Getting and Keeping the Best: The Battle Continues
By Steven E. Sacks, CPA, CGMA, ABC
In the years following the Great Recession, companies have decided to do less with more. How they make a decision on whom to keep is open to much debate. Are the decisions performance-based? Are they based on special favors? Are they based on the hope that someone has the potential, but is not readily apparent?
In those companies that misjudged what they thought was talent now have to settle for mediocrity lest they have to start over and replace the individuals. Studies have shown that the costs can amount to four to five times the annual salary of the replaced individual. The Society of Human Resource Management conducted many studies about the burdens to companies that need to replace their people. A leaner workforce can be exacerbated by less than stellar performers. The more competent or star workers now have to fill the gap and lead the underperformers. It is any wonder why the staying power of leaders is not what is once was?
Organizations have to hustle to keep it all together. At one point during the Great Recession, offering competitive salaries, bonuses, benefits and the like were the dangled carrots, but now they seem to have lost their allure in hopes of keeping the best performers. What is the missing piece(s)? Is it the vision and mission of the company? Is it the values and the promotion of actually “walking the talk”?
Maybe a revisit of the goals of the organization and the roles everyone plays can is the missing link. As I previously wrote, the more people you get involved in the direction of the organization the better chance you will retain and eventually attract the best of the best. There’s no guarantee, however.
The Pursuit of Talent Recruitment and Retention
Much has been written in journals, trade publications, blogs, etc. of the best ways to beat the competitors is by securing the best talent available. There is no secret sauce. In fact, the formula for recruiting and retaining the best people is a combination of leaders who know how to inspire and to share information; a “tone from the top” by leaders have no differences (read daylight) in their philosophies; and a culture that has been formed and baked into the work environment. It’s curious whether all industries can achieve this (or, if in fact, want to pursue it).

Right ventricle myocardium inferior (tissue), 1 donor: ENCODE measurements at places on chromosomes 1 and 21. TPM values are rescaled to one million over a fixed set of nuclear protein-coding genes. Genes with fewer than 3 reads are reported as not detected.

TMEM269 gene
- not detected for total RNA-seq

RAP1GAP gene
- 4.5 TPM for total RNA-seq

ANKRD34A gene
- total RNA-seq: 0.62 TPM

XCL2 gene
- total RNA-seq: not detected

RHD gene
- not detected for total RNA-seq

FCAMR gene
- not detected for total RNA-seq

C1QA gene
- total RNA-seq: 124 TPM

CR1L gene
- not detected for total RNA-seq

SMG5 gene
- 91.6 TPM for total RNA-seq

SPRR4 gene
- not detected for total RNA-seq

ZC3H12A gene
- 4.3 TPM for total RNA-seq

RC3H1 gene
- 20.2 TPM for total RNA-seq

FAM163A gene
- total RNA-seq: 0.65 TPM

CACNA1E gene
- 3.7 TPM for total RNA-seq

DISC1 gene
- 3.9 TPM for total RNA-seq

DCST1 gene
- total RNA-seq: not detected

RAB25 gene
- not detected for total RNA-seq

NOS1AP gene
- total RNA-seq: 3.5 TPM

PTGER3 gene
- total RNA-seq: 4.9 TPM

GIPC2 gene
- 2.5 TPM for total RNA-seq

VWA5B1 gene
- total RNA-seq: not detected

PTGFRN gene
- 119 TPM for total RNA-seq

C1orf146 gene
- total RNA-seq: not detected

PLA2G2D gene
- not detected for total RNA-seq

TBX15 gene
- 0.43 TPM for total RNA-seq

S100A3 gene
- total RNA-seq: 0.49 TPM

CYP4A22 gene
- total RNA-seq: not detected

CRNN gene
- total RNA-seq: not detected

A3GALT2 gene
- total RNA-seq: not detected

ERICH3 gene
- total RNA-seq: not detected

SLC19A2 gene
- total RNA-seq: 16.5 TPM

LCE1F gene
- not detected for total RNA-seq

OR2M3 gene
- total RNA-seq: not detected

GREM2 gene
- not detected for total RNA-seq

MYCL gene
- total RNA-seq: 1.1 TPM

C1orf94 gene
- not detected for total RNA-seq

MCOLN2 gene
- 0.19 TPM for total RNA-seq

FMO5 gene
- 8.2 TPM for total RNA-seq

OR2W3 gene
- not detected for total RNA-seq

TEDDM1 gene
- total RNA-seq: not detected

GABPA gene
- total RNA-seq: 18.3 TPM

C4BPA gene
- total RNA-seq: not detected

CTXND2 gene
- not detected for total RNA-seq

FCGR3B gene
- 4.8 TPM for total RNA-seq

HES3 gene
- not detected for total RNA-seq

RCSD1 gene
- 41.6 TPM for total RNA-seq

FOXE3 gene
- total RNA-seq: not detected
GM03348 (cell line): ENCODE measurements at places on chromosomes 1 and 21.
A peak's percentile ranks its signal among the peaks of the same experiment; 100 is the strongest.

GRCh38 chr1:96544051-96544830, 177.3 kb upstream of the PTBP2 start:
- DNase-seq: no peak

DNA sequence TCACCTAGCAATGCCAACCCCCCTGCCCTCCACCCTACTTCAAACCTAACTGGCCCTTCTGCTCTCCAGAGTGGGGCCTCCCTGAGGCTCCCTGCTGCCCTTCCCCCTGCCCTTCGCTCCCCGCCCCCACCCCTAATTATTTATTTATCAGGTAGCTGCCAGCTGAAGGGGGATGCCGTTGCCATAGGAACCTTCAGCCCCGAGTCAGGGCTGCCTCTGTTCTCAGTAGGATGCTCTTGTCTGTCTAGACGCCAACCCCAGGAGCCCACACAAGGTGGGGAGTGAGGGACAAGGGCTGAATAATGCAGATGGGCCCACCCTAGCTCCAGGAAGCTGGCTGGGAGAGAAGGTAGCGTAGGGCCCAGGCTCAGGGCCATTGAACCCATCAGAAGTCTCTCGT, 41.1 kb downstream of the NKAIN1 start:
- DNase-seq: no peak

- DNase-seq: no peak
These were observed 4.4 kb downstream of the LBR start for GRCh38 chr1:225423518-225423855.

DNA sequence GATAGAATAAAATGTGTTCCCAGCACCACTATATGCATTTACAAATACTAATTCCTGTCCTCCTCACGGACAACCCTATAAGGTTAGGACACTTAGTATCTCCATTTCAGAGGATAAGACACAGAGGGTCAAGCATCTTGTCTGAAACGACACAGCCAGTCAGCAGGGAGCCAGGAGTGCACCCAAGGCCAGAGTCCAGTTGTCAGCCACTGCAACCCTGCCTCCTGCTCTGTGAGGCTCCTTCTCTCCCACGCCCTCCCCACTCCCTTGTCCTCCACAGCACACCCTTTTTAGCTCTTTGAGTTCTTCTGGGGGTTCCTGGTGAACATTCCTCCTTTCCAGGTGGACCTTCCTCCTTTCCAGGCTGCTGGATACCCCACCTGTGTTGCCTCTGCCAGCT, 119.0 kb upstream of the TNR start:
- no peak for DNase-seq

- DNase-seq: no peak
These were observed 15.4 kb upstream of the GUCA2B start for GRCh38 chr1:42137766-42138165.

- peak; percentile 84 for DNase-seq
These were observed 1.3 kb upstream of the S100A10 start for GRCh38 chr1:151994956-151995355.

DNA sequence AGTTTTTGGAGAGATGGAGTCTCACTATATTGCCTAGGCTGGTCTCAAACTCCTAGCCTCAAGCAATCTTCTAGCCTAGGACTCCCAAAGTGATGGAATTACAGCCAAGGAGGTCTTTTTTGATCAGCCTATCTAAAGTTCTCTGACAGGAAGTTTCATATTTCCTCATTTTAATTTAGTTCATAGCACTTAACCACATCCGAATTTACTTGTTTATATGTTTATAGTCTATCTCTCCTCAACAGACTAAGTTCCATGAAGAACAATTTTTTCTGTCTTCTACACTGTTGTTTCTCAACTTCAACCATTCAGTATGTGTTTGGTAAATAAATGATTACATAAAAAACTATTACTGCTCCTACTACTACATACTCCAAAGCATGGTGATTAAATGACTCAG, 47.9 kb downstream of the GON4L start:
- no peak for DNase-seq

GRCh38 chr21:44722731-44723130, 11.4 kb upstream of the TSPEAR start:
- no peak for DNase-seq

Check out the book The Talent Section and Onboarding Pocket Tool Kit: How to Find, Hire and Develop the Best of the Best. It covers such topics as the Job Market Isn’t What It Used to Be (and neither is the talent); H.R. Landscape: Lean, Flat and Stretched to the Max; and Where Is the Talent and What Is it Thinking? The topics should give any Human Capital manager professional or Chief Talent Officer food for thought.
The hierarchical nature of business separates the top dogs from the proletariat. But this dichotomy breeds dissension and can only be cured by allowing everyone to be treated like a leader. This elevation of people to roles of decision makers can only cultivate goodwill. This reduce the “us versus them” syndrome and brings out the best in all people. As a result, the best of people creates the best results. Everyone learns and collaborates together. This is not a new-fangled way of operating but it takes leaders out of their comfort zones. If leaders look long-term, they will see that this can only deliver positive results in performance, which then translates to a more robust bottom line.
Leveraging the Employees You Already Have
Much has been written by Ken Blanchard regarding situational leadership. Blanchard has identified four types of employees, each having his or her own ability to contribute to the organization. The predicate for this type of leadership is to develop people and their work groups, establish rapport to bring out the best in their people, and most important, employ a common leadership style across all units in an organization, irrespective of whether the organization is regional, national or international. Blanchard, in his thesis describes four types of workers:
- Enthusiastic beginners, who are low in competence but high in commitment
- Disillusioned learners, who are still relatively low in competence and also low in commitment
- Reluctant contributors, who are relatively high in competence but low in commitment
- Peak performers, who are high in competence and commitment. These are your potential disciples.
As a leader you should evaluate how you can use your style to meet the needs of each of these types of workers. Of course, your peak performers are the least of your concerns; you can wind them up and they go all day. It is the other types of workers on which you need to focus your attention so that you can create a roadmap allowing them to transform from enthusiastic beginner to peak performer.
By closely monitoring your people and taking the right measures to get them more engaged, you can recruit and retain the best talent, whether in good times or bad.
If you show you are invested in their success, why would there be a reason for them to leave?
About the Author
Steven Sacks is the CEO of Solutions to Results, LLC, a consultancy that specializes in helping individuals, firms and organizations meet the challenges of communicating with clarity and purpose. Visit his website at www.solutions2results.com.